Bruce Bawer considers the incomplete correspondence of Henry James

If you can tolerate Bruce Bawer’s almost insufferable attack on the ‘decadence of the present’, surely an idea freighted with political/cultural animus born of a reactionary politics, his seeming attack on scholarship in the age of the decline of print, accompanied by an unbecoming cynicism: considering these impediments, in the early parts of his essay, you might enjoy his look at Henry James through his corresondence, though be forewarned that Mr. Brawer lacks candor when it comes to Mr. James’ sexuality, and his closetedness in relation to his status as spectator rather than participant in life, demonstrated in his literary output. Should James’ choice of a model for his heroines in Minnie Temple be instructive? This to consider the thought – to foreshorten that complex of personality and it relation to that literary output.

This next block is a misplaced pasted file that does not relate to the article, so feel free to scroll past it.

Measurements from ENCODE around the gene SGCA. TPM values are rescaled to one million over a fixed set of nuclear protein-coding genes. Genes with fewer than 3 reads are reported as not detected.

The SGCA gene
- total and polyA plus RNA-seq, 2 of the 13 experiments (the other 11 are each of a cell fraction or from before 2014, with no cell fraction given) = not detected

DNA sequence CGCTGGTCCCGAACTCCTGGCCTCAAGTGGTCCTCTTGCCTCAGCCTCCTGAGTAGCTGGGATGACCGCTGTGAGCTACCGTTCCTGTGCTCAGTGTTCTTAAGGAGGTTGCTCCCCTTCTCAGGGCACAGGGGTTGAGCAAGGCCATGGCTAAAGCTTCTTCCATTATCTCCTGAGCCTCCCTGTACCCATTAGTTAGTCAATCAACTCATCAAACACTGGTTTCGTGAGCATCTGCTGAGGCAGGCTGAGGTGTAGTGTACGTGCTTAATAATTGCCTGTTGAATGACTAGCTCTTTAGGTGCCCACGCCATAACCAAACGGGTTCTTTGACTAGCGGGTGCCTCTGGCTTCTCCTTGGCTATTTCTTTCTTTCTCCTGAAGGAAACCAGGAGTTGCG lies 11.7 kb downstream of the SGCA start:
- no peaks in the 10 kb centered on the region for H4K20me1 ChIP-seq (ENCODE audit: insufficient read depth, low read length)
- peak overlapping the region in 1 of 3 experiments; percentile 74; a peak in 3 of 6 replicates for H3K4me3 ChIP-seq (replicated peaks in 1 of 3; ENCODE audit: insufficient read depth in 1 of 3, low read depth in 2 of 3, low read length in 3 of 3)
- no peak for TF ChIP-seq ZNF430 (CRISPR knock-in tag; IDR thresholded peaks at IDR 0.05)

If you read just the beginning of William and Henry James Selected Letters published by the University of Virginia Press edited by Skrupskelis,Berkeley and McDermott you find one of the main topics discussed in the early letters in this collection, besides a complex family life, is the subject of constipation, each brother seemed to spend at least some of the space of each letter on this compelling subject.
American Litterateur

About stephenkmacksd

Rootless cosmopolitan,down at heels intellectual;would be writer. 'Polemic is a discourse of conflict, whose effect depends on a delicate balance between the requirements of truth and the enticements of anger, the duty to argue and the zest to inflame. Its rhetoric allows, even enforces, a certain figurative licence. Like epitaphs in Johnson’s adage, it is not under oath.'
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